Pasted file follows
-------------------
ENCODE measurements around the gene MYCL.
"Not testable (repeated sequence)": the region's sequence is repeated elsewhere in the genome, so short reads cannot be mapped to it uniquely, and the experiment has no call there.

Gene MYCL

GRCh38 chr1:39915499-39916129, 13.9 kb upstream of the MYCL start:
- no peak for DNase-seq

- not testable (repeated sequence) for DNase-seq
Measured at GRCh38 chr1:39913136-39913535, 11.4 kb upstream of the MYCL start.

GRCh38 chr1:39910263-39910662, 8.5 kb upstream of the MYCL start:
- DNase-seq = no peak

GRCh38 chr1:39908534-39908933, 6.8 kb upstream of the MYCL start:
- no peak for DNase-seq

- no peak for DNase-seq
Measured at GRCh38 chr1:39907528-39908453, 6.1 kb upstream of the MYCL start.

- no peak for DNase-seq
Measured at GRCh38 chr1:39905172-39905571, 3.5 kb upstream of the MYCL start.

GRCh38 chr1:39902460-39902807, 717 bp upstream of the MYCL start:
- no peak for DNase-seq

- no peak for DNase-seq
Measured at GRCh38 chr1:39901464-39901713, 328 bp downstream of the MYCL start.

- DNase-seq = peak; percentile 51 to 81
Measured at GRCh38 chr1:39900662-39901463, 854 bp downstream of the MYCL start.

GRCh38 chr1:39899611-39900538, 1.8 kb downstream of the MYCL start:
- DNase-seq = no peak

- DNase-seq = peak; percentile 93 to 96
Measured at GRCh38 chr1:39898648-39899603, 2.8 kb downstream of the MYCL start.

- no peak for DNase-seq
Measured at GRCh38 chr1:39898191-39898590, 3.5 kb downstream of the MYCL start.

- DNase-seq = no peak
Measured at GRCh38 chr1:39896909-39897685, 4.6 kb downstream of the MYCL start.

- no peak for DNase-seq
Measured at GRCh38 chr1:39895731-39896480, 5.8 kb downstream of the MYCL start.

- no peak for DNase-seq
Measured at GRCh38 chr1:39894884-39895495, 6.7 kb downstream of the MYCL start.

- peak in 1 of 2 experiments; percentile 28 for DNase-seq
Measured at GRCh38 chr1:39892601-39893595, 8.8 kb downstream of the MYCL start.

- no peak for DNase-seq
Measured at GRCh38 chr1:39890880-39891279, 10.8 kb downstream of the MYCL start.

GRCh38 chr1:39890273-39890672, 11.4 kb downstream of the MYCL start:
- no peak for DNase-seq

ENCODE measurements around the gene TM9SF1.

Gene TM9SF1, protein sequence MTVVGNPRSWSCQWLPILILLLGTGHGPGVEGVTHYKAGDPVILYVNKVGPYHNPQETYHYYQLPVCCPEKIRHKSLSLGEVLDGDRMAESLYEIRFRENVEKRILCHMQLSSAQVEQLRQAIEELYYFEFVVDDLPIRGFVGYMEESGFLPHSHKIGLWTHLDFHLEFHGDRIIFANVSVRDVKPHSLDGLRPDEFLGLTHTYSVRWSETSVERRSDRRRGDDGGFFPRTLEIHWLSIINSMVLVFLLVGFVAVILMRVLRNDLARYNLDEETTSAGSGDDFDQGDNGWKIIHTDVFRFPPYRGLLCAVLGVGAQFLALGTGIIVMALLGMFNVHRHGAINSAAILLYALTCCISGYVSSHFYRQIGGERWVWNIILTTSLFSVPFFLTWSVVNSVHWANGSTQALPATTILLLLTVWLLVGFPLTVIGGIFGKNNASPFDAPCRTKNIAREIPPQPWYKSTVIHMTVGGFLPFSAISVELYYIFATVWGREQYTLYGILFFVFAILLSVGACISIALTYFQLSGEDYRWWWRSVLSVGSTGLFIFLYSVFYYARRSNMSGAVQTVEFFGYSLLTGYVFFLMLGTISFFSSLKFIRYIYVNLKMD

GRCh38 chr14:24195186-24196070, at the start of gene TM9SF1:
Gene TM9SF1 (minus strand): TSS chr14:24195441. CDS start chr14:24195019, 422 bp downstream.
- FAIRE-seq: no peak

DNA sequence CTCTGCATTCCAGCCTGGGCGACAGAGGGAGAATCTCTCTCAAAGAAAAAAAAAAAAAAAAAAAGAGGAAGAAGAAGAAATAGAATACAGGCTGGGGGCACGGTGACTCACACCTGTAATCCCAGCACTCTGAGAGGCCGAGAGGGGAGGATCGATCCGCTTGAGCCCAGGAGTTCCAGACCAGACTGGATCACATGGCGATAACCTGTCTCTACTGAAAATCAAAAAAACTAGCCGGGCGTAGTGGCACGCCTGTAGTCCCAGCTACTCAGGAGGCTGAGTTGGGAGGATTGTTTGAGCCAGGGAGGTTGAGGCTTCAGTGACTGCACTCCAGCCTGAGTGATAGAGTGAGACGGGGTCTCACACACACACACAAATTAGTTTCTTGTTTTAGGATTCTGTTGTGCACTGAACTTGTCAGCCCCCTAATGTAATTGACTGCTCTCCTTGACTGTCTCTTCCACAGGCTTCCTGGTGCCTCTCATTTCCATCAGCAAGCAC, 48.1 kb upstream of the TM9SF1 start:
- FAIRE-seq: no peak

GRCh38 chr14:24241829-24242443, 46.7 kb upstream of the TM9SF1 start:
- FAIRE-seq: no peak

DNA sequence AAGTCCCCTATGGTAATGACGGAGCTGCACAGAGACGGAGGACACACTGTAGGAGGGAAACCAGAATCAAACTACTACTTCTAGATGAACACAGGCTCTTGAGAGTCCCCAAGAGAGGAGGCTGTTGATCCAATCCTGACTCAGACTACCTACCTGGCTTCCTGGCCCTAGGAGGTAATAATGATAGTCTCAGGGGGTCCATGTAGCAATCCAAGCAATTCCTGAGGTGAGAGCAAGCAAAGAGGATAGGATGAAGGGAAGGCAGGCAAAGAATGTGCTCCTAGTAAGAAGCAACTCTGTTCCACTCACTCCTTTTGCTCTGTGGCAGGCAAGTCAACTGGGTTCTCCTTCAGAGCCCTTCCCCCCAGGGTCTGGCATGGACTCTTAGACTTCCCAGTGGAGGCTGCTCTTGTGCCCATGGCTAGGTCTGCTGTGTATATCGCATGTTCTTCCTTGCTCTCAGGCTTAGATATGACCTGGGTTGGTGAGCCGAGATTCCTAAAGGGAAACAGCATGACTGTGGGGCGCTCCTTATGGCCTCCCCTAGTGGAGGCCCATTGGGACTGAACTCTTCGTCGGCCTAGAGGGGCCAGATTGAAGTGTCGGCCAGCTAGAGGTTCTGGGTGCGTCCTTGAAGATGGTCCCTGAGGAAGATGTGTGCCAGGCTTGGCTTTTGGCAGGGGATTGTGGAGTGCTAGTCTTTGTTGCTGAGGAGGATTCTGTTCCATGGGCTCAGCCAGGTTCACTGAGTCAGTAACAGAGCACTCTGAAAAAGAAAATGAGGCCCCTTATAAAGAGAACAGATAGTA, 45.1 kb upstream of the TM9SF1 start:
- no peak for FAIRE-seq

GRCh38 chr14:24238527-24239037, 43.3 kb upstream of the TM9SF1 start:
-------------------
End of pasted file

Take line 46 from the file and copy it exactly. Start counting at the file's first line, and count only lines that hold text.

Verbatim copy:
- FAIRE-seq: no peak